And here again, in a review of Till Death Us Do Part in which he worries that the character Alf Garnett has become a hero to the very racists he was invented to parody. He opens with an anecdote about a recent stay in hospital in which he found himself sharing a ward with:
assembled Alfs addressing themselves to the unpalatable fact subdued Pakistanis had somehow managed to infiltrate into the ward under the pretence of chronic sickness. We all knew as a matter of course that these cunning brown bastards were only there to draw social security payments, an argument which temporarily wavered when one of them so miscalculated his ruse that he actually went so far as to die. “There’s yer bleed’n curry for you,” observed my nearest Alf, not entirely without compassion.
As a piece of satire, I can’t think of a finer or wittier skewering of the myth of ‘health tourism’ and ‘benefits cheats’ in the space of one paragraph.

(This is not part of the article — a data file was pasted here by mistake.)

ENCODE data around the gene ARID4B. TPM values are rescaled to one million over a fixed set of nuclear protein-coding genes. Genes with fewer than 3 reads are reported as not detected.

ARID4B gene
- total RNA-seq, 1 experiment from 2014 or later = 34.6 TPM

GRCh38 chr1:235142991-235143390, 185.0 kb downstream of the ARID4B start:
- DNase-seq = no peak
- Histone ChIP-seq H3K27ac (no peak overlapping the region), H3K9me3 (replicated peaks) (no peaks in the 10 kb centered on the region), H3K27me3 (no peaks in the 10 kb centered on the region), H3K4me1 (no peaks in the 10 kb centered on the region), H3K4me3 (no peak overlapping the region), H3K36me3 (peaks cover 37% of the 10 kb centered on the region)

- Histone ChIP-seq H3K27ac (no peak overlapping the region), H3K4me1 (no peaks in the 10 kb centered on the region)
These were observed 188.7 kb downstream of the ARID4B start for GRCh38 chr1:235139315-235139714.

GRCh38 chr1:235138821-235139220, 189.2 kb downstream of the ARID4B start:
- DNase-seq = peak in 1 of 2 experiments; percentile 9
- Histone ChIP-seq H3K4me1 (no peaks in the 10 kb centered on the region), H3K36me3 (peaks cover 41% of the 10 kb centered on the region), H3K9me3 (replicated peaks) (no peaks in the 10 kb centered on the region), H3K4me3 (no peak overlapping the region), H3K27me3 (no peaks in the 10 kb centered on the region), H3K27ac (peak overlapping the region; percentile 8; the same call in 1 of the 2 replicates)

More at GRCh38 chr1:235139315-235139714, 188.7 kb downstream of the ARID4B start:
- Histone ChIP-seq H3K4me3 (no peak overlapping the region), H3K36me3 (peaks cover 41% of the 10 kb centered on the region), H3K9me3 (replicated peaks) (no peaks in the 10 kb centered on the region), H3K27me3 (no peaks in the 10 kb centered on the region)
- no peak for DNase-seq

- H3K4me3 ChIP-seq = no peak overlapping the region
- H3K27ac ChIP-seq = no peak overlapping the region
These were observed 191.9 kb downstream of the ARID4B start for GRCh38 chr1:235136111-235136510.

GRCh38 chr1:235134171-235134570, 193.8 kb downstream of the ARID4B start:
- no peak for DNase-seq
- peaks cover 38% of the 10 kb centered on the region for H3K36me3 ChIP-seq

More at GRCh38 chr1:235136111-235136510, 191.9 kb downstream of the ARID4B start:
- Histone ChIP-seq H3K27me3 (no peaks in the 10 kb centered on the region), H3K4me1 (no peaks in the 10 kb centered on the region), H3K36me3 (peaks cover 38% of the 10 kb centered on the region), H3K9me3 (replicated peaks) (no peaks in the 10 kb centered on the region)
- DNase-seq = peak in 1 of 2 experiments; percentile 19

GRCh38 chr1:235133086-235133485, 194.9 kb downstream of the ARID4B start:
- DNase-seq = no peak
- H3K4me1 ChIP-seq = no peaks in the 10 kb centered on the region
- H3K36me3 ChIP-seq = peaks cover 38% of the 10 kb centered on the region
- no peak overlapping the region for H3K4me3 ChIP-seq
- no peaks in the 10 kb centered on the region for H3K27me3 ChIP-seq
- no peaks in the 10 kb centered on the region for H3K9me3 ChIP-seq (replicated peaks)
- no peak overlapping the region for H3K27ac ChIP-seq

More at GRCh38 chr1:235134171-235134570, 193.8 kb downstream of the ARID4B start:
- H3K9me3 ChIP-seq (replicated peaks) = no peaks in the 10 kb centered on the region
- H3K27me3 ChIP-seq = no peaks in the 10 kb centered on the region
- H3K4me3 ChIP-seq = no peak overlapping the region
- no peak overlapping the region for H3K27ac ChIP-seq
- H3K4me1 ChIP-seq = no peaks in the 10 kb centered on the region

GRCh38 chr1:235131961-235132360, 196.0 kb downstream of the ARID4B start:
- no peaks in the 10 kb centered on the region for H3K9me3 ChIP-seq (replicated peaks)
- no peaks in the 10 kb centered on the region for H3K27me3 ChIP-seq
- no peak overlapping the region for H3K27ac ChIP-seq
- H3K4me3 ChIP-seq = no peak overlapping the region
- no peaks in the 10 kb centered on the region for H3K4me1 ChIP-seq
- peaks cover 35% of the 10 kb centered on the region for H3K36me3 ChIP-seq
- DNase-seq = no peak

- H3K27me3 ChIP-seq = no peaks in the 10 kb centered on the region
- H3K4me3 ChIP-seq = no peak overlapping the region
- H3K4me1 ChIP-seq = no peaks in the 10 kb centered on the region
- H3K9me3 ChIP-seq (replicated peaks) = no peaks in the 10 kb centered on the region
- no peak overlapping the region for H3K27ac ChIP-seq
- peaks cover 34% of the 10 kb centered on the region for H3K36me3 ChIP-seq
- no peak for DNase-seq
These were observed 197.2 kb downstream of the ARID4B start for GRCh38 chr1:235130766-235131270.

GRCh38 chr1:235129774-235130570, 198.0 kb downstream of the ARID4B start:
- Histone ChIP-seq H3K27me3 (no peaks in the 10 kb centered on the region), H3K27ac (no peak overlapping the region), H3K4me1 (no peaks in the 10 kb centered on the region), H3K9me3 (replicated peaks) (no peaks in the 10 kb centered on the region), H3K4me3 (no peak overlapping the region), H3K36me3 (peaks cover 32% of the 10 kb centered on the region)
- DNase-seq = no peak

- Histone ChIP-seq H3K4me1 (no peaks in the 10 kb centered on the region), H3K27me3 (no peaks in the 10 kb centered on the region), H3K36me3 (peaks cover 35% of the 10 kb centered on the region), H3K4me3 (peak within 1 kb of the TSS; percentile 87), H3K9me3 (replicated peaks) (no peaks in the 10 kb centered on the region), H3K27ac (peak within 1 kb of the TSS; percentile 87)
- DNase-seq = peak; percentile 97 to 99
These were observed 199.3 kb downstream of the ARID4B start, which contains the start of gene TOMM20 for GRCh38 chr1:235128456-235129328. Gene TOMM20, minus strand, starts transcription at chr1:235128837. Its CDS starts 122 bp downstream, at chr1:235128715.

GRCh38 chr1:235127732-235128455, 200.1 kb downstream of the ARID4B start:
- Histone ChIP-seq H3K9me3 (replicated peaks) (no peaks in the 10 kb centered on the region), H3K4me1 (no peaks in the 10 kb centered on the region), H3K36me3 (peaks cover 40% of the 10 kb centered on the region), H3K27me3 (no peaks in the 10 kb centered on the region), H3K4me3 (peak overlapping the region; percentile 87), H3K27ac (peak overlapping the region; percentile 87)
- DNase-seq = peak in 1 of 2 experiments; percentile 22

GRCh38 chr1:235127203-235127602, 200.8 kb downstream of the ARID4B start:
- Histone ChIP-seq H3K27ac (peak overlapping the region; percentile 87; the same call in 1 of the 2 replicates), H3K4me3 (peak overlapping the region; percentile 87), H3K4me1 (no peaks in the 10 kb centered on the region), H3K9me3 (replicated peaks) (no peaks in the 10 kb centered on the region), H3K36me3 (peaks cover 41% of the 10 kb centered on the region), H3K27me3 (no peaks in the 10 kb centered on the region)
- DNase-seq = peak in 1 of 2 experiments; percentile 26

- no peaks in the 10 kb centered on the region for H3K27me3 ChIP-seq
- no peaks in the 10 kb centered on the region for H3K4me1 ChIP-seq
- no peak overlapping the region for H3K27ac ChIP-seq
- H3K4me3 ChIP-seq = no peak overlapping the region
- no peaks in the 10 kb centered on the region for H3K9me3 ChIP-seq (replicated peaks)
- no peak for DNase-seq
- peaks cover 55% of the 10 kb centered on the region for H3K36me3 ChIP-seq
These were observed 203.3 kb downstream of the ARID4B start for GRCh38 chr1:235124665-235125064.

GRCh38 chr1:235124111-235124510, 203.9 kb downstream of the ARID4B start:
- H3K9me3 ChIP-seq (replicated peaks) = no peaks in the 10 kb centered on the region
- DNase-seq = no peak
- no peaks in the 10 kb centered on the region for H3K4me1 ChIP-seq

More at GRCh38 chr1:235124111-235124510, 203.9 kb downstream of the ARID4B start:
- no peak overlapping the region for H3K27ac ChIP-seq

As a piece of prose it has elegance and playfulness, that final ‘not entirely without compassion’ reading almost like a stage direction and, like a perfectly weighted pass, allowing the reader to take it in their stride.
Most rewarding of all for the Potter geek, it is recognisably the blueprint for a moment in The Singing Detective where Ali – the Pakistani in the next bed to Philip Marlow – turns the expectation of racist abuse into a moment of shared hilarity between Marlow and himself at the expense of a liberal young houseman.
With his eye for absurdity and precision of language, how I would have loved to have read Dennis Potter on the likes of Iain Duncan Smith or Nigel Farage. Indeed, Farage, with his strained combination of fake bonhomie and victimized suburban bluster, could almost be a character invented by Potter – and played by Denholm Elliott. Cameron, you suspect, would be too easy a target, although I would like to see what he would have made of Nick Clegg’s avowed love of Samuel Beckett.